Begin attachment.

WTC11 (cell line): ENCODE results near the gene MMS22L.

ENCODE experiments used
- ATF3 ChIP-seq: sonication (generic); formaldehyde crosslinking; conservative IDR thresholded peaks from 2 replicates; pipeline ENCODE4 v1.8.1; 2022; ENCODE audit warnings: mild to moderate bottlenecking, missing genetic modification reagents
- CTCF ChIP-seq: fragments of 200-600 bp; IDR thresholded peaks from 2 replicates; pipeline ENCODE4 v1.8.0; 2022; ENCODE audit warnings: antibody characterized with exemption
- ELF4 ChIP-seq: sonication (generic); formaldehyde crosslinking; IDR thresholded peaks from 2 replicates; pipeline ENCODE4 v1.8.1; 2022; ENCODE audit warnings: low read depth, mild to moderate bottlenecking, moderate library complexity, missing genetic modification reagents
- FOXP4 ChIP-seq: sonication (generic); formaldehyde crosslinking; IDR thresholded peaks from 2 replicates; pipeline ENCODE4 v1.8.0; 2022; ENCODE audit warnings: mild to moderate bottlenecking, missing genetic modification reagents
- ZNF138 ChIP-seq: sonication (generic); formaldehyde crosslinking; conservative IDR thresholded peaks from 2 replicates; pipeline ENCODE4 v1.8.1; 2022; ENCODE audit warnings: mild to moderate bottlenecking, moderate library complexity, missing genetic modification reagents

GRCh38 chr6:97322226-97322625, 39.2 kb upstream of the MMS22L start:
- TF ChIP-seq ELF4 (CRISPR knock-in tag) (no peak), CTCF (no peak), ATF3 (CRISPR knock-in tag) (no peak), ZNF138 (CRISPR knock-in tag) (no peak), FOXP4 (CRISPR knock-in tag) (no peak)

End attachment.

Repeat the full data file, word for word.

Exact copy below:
WTC11 (cell line): ENCODE results near the gene MMS22L.

ENCODE experiments used
- ATF3 ChIP-seq: sonication (generic); formaldehyde crosslinking; conservative IDR thresholded peaks from 2 replicates; pipeline ENCODE4 v1.8.1; 2022; ENCODE audit warnings: mild to moderate bottlenecking, missing genetic modification reagents
- CTCF ChIP-seq: fragments of 200-600 bp; IDR thresholded peaks from 2 replicates; pipeline ENCODE4 v1.8.0; 2022; ENCODE audit warnings: antibody characterized with exemption
- ELF4 ChIP-seq: sonication (generic); formaldehyde crosslinking; IDR thresholded peaks from 2 replicates; pipeline ENCODE4 v1.8.1; 2022; ENCODE audit warnings: low read depth, mild to moderate bottlenecking, moderate library complexity, missing genetic modification reagents
- FOXP4 ChIP-seq: sonication (generic); formaldehyde crosslinking; IDR thresholded peaks from 2 replicates; pipeline ENCODE4 v1.8.0; 2022; ENCODE audit warnings: mild to moderate bottlenecking, missing genetic modification reagents
- ZNF138 ChIP-seq: sonication (generic); formaldehyde crosslinking; conservative IDR thresholded peaks from 2 replicates; pipeline ENCODE4 v1.8.1; 2022; ENCODE audit warnings: mild to moderate bottlenecking, moderate library complexity, missing genetic modification reagents

GRCh38 chr6:97322226-97322625, 39.2 kb upstream of the MMS22L start:
- TF ChIP-seq ELF4 (CRISPR knock-in tag) (no peak), CTCF (no peak), ATF3 (CRISPR knock-in tag) (no peak), ZNF138 (CRISPR knock-in tag) (no peak), FOXP4 (CRISPR knock-in tag) (no peak)